The reaction is endothermic: DH°rxn is positive (DH°rxn > 0.00). Entropy increases: DS°rxn > 0.00 (positive), and the reaction system becomes more dispersed (disordered). The temperature at which the reaction is at equilibrium, ie where DG°rxn = 0.00, is given by T = DH°rxn/DS°rxn = 0K (0°C). Above this temperature the reactions's equilibrium position moves to the right. Below this temperature the reactions's equilibrium position moves to the left. At low temperature the magnitude of the reaction enthalpy term, DH°rxn, is greater than the magnitude of the temperature times entropy term, |DH°rxn| > |T x DS°rxn|, and the Gibbs free energy, DG°rxn, is positive. Low Temp: Equilibrium position to the left, but with a slow rate of reaction. At high temperature the rate of reaction will be higher, equilibrium will be reached quickly, and the temperature times entropy term, T x DS°rxn, is greater in magnitude than the enthalpy term, |T x DS°rxn| > |DH°rxn|. The Gibbs free energy, DGrxn, is negative and the reaction will be 'spontaneous', where the term spontaneous means the reaction is energetically down-hill and feasible. However, an increase in temperature may be necessary to overcome the reaction's activation energy and/or make the reaction occur in a reasonable time. High Temp: Equilibrium position lies to the right and with a fast rate of reaction. At 298K (25°C) the equilibrium constant, Keq = + – The reaction is endothermic: DH°rxn is positive (DH°rxn > 0.00). Entropy decreases: DS°rxn < 0.00 (negative), and the system becomes less dispersed (more ordered). It follows that the Gibbs free energy, DG°rxn, is positive at all temperatures. The direct forward reaction, as shown from left to right, cannot proceed thermally under any circumstances. Thus, the reverse (right-to-left) reaction is thermodynamically spontaneous at all temperatures, where the term spontaneous means the reaction is energetically down-hill and feasible. However, an increase in temperature may be necessary to overcome the reaction's activation energy and/or make the reaction occur in a reasonable time. At 298K (25°C) the equilibrium constant, Keq = . [[Note that there must be a photochemical or other multi-step synthetic route available to make the material shown as the product, or the substance could not exist!]] (Is a single product a special case?) – + The reaction is exothermic: DH°rxn is negative (DH°rxn < 0.00). Entropy increases: DS°rxn > 0.00, so the local system becomes more dispersed (disordered) as the reaction proceeds. The Gibbs free energy: DG°rxn, is negative at all temperatures and so the reaction is spontaneous at all temperatures, where the term spontaneous means the reaction is energetically down-hill and feasible. However, an increase in temperature may be necessary to overcome the reaction's activation energy and/or make the reaction occur in a reasonable time. At 298K (25°C) the equilibrium constant, Keq = . – – The reaction is exothermic: DH°rxn is negative (DH°rxn < 0.00). Entropy decreases: DS°rxn < 0.00 (negative), and the reaction system becomes less dispersed (more ordered). The temperature at which the reaction is at equilibrium, ie where DG°rxn = 0.00, is given by T = DH°rxn/DS°rxn = K (°C). Below this temperature the reactions's equilibrium position moves to the right, and above this temperature the reactions's equilibrium position moves to the left. At low temperature the magnitude of the reaction enthalpy term, DH°rxn, is greater than the magnitude of the temperature times entropy term, |DH°rxn| > |T x DS°rxn|. The Gibbs free energy, DG°rxn, is negative and the reaction will be 'spontaneous', where the term spontaneous means the reaction is energetically down-hill and feasible. However, an increase in temperature may be necessary to overcome the reaction's activation energy and/or make the reaction occur in a reasonable time. Low Temp: Equilibrium position to the right, but the rate of reaction may be low. At high temperature the rate of reaction will be higher and equilibrium will be reached quickly, but the temperature times entropy term, T x DS°rxn, is greater in magnitude than the enthalpy term, |T x DS°rxn| > |DH°rxn|. The equilibrium position will lie to the left hand side, Keq < 1.00, and the formation of reactants will be favoured over products. High Temp: The rate of reaction is fast, but the equilibrium lies to the left. At 298K (25°C) the equilibrium constant, Keq = .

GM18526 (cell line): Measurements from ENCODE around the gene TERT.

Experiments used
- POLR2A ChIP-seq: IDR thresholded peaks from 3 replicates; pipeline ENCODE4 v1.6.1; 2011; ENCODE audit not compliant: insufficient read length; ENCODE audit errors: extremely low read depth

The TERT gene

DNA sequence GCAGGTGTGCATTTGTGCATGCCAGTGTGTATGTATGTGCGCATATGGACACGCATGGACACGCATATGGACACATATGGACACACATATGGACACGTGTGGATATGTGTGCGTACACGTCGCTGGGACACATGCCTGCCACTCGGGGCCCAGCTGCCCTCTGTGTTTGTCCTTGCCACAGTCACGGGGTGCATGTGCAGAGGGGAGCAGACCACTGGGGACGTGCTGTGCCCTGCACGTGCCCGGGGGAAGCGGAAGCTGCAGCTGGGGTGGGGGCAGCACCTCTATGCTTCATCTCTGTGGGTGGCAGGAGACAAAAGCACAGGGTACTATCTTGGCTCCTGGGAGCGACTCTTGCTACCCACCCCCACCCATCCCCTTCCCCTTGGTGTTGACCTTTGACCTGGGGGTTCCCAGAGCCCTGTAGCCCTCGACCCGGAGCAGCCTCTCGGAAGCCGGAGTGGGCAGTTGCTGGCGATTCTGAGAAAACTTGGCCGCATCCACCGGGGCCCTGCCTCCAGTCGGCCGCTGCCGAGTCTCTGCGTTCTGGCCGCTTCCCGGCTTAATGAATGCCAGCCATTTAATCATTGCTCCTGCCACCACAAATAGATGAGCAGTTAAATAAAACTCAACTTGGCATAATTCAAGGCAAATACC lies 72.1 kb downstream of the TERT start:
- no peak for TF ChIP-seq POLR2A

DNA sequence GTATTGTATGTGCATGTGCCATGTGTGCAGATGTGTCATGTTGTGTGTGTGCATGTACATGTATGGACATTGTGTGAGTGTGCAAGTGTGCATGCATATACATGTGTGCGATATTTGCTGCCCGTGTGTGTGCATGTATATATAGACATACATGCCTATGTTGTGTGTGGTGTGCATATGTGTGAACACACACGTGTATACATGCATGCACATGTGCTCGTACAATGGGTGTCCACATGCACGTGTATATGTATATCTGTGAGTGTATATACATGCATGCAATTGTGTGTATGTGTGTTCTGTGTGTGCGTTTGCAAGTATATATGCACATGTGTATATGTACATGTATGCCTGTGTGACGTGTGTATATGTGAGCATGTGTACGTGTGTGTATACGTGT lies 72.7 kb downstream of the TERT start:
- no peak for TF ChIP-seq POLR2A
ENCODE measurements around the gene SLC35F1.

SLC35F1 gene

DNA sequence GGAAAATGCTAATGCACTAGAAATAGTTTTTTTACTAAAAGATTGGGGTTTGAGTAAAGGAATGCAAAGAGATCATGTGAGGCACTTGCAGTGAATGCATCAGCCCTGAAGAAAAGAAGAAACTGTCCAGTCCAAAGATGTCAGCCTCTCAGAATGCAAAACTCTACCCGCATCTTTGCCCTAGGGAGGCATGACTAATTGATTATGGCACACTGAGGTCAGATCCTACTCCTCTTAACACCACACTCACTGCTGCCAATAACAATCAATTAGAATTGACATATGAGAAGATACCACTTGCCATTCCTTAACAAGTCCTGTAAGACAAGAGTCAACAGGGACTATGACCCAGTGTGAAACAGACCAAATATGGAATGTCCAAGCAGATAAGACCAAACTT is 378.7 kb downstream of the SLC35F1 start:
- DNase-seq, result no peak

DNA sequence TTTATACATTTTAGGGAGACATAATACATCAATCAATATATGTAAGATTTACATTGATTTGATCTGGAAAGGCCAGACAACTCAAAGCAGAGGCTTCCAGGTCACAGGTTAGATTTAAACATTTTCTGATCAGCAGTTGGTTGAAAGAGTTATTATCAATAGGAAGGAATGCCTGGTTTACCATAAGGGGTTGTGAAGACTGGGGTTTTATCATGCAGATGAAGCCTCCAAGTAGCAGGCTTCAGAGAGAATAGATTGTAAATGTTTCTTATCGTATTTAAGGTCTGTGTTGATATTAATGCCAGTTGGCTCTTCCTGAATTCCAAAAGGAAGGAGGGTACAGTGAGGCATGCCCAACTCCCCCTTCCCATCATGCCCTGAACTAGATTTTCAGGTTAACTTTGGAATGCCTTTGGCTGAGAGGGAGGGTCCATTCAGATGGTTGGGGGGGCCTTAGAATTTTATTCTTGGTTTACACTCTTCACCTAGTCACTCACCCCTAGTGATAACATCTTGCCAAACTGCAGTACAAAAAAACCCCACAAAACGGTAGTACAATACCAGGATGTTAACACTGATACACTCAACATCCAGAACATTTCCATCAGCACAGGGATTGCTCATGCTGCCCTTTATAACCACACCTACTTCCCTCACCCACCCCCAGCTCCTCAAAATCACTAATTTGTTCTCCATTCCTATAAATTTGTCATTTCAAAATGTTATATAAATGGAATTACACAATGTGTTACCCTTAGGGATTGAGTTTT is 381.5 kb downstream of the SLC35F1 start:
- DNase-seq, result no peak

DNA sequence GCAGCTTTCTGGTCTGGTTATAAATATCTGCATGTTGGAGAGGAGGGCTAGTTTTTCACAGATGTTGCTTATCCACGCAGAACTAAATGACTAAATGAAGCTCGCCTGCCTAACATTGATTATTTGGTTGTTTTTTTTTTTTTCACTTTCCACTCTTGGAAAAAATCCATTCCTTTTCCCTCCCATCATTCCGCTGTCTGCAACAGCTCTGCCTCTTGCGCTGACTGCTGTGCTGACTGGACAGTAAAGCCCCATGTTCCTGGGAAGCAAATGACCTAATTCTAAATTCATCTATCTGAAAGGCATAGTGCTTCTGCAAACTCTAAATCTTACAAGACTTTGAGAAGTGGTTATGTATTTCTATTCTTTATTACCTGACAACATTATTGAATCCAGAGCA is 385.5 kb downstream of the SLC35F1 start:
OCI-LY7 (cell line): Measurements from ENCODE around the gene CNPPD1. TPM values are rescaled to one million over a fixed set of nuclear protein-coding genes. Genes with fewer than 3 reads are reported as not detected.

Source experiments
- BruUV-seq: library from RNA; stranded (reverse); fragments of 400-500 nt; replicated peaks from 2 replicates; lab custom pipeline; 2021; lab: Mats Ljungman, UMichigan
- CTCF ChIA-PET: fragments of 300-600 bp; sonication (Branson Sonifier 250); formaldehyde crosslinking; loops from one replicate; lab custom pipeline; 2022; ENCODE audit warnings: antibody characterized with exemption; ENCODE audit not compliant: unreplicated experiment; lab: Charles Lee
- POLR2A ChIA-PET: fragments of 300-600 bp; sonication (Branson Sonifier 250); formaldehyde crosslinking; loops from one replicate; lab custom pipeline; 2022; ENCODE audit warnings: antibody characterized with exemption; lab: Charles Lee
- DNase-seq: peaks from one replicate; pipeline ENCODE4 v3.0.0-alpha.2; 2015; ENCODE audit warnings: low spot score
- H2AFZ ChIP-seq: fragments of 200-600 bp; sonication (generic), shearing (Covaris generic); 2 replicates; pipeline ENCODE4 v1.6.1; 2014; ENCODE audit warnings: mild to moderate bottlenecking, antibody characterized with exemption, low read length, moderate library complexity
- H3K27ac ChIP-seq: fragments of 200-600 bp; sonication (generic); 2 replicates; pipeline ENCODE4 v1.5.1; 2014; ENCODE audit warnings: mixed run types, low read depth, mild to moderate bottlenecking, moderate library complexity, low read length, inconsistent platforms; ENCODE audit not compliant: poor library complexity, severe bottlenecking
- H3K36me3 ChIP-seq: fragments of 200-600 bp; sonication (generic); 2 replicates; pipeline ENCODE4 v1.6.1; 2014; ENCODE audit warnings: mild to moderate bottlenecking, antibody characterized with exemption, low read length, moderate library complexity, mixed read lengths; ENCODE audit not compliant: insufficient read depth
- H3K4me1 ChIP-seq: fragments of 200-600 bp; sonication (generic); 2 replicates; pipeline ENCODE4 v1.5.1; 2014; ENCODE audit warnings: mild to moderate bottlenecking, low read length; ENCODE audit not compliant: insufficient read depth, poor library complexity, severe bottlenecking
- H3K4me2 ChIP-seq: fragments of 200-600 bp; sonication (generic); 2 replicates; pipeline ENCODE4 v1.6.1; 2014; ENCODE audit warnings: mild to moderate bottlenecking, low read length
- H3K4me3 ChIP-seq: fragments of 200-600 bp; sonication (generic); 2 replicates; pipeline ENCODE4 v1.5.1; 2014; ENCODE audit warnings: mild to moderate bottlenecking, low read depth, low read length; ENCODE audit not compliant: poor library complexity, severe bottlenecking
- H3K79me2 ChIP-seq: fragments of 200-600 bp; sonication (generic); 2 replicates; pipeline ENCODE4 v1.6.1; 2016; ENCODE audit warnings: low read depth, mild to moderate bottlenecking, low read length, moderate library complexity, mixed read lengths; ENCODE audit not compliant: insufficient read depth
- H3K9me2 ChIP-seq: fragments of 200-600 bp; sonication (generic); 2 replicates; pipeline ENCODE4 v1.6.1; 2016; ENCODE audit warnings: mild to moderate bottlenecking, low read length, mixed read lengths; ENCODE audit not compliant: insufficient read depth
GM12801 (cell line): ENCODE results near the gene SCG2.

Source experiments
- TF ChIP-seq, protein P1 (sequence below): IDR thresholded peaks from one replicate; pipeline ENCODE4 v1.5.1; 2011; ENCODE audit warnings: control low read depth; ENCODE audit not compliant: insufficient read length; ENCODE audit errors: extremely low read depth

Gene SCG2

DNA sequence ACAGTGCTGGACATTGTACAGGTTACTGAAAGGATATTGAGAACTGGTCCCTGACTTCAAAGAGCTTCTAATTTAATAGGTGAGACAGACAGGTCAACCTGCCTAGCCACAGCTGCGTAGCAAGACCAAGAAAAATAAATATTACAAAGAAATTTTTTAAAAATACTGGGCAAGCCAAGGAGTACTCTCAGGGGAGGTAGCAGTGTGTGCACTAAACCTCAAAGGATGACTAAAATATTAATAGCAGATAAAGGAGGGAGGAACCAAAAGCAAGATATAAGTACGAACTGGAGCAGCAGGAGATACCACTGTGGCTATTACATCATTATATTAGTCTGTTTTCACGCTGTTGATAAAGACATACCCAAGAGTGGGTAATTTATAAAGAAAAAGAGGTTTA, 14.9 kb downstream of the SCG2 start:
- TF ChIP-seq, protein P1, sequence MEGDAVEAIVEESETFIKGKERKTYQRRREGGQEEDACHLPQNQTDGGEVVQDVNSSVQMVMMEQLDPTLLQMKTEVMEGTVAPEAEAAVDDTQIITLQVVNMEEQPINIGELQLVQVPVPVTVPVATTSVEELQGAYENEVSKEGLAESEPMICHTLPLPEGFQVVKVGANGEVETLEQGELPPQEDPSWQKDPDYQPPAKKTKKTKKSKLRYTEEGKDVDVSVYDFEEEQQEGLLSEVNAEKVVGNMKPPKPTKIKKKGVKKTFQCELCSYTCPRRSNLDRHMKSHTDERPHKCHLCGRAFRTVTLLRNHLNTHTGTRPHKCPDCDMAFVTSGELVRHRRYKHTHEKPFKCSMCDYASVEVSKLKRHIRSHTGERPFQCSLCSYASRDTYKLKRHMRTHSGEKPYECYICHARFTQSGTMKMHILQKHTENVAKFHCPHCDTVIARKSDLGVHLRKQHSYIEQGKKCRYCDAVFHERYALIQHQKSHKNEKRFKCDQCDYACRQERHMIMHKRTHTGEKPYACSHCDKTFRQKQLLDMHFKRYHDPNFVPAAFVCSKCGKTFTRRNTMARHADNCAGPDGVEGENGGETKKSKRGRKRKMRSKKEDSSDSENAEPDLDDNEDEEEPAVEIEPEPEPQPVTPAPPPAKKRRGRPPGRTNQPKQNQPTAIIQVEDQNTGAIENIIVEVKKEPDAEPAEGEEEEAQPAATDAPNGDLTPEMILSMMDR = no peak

Why Reactions Occur Timeline of Structural Theory